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Surgeons shrink head of child with hydrocephalus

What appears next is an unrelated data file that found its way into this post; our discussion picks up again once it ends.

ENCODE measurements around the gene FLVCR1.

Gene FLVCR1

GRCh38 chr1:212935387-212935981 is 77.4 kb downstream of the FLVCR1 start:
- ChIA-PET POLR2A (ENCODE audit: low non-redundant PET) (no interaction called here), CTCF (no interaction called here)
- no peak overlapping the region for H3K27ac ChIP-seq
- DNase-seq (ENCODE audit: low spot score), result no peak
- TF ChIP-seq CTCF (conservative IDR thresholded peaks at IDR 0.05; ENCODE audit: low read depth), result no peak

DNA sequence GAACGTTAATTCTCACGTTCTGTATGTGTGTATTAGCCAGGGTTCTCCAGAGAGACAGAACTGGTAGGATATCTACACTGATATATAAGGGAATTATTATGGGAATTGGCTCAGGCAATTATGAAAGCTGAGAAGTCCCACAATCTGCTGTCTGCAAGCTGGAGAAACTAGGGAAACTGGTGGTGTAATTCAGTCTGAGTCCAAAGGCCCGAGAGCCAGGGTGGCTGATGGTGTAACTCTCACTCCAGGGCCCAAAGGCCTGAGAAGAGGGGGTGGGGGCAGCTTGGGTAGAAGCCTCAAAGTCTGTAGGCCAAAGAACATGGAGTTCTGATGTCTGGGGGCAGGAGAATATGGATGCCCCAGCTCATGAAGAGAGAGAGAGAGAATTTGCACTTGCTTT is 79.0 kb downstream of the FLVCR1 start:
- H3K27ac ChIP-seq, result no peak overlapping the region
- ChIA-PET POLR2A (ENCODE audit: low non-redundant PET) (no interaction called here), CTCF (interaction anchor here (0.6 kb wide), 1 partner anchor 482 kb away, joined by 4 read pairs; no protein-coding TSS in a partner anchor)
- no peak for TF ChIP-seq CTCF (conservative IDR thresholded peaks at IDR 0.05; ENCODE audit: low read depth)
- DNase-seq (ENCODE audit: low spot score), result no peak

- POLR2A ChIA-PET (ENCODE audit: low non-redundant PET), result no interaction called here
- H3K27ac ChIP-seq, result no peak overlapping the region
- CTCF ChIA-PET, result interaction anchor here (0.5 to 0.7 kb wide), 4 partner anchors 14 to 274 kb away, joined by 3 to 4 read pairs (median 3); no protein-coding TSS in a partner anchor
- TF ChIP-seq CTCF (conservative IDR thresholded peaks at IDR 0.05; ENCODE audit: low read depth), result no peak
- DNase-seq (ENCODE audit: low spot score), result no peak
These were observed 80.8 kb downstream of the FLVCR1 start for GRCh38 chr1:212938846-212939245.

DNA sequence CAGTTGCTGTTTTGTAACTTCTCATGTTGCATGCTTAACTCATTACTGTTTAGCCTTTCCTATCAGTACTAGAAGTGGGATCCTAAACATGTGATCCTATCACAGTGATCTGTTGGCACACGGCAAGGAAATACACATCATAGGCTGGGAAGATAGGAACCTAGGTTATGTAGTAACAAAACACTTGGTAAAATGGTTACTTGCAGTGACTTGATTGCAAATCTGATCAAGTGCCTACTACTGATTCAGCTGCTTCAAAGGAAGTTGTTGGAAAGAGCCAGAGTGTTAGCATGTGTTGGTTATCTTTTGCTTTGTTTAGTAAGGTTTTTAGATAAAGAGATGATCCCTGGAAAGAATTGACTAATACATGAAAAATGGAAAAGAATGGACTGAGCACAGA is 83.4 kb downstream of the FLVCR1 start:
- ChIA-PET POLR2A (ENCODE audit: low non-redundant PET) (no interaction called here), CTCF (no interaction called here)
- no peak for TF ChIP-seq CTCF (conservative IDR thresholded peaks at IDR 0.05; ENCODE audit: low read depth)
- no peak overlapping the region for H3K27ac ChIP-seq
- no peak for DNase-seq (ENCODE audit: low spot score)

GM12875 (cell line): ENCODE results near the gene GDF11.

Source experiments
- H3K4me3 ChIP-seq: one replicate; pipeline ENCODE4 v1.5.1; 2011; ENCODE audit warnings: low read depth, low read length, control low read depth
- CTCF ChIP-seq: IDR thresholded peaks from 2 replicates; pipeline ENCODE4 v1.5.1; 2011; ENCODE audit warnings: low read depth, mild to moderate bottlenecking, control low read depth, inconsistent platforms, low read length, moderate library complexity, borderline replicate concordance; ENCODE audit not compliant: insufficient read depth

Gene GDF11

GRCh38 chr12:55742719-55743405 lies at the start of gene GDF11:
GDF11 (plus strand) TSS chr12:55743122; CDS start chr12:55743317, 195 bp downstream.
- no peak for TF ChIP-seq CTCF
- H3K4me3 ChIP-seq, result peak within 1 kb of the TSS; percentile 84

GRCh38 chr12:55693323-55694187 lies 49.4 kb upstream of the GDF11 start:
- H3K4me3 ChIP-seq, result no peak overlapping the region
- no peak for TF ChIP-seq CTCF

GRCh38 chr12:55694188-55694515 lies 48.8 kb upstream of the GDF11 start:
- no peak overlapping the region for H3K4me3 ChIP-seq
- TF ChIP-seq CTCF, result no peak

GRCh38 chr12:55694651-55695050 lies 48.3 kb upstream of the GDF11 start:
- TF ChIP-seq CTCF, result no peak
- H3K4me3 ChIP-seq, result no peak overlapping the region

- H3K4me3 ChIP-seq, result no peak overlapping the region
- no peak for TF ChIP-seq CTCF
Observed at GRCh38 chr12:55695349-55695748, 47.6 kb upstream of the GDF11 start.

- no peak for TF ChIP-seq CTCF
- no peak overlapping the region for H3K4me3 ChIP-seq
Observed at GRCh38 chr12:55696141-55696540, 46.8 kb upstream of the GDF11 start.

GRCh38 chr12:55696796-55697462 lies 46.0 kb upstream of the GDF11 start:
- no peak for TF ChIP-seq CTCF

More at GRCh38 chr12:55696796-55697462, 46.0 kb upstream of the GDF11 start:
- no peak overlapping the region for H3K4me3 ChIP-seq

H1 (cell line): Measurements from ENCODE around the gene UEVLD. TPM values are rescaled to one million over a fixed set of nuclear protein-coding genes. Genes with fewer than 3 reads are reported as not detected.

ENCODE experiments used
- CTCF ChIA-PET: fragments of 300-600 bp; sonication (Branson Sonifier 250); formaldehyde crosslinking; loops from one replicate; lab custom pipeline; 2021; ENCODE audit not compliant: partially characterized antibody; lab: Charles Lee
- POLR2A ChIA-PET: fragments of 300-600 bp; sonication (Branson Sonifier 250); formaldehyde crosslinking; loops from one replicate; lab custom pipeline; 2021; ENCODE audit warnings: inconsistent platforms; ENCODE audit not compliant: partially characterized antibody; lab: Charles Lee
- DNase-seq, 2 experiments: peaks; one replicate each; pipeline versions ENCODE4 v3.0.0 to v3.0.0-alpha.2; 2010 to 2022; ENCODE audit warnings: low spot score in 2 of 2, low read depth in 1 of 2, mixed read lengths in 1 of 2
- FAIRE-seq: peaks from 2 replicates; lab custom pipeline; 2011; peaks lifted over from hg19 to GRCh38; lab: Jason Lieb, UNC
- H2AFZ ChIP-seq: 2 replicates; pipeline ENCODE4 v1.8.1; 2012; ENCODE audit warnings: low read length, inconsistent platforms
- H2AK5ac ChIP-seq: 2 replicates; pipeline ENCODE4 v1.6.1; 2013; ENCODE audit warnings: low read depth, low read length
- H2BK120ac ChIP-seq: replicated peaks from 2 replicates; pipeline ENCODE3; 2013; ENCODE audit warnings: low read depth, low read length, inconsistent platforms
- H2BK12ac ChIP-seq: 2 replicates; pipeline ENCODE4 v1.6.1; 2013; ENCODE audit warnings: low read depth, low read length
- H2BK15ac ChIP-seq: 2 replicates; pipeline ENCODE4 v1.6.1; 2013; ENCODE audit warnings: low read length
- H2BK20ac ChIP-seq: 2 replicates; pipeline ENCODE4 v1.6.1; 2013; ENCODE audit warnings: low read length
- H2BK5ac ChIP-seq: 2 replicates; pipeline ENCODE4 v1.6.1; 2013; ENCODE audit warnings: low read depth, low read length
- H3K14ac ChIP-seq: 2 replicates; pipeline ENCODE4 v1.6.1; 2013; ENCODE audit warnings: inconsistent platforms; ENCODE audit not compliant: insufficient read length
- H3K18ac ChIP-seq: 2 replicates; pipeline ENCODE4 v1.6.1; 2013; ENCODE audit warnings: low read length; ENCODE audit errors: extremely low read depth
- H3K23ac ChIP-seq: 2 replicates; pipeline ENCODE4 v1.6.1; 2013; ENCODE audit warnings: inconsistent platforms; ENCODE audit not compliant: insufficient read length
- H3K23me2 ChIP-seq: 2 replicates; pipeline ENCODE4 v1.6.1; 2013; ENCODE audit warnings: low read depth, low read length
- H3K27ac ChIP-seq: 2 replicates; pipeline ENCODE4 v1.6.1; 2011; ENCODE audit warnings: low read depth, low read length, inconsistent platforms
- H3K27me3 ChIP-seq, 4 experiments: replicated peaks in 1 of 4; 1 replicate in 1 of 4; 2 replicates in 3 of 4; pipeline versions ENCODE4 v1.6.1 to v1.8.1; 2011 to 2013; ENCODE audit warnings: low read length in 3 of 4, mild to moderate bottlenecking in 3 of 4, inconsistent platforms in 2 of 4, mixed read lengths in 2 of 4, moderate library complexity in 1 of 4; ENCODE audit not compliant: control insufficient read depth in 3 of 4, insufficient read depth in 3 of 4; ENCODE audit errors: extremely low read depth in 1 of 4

The pictures may be difficult to look at, but 18-month-old Roona Begum's story of survival is remarkable. Soon after she was born in a remote village in northeastern India, Roona was diagnosed with an extreme form of hydrocephalus -- a disorder causing cerebral fluid to build up in the brain. Doctors had given Roona just a few months to live. Roona's head grew to a circumference of 94 centimeters, almost triple the size of a normal baby. There were ten liters of excess fluid inside her brain. Her head was so heavy she could barely move. Hydrocephalus is more common among infants and older adults. The condition is caused by overproduction, obstruction or lack of absorption of the cerebral fluid in the brain. The skin of her head has stretched so far, it pulled her eyelids over her eyes, making it impossible for Roona to see.

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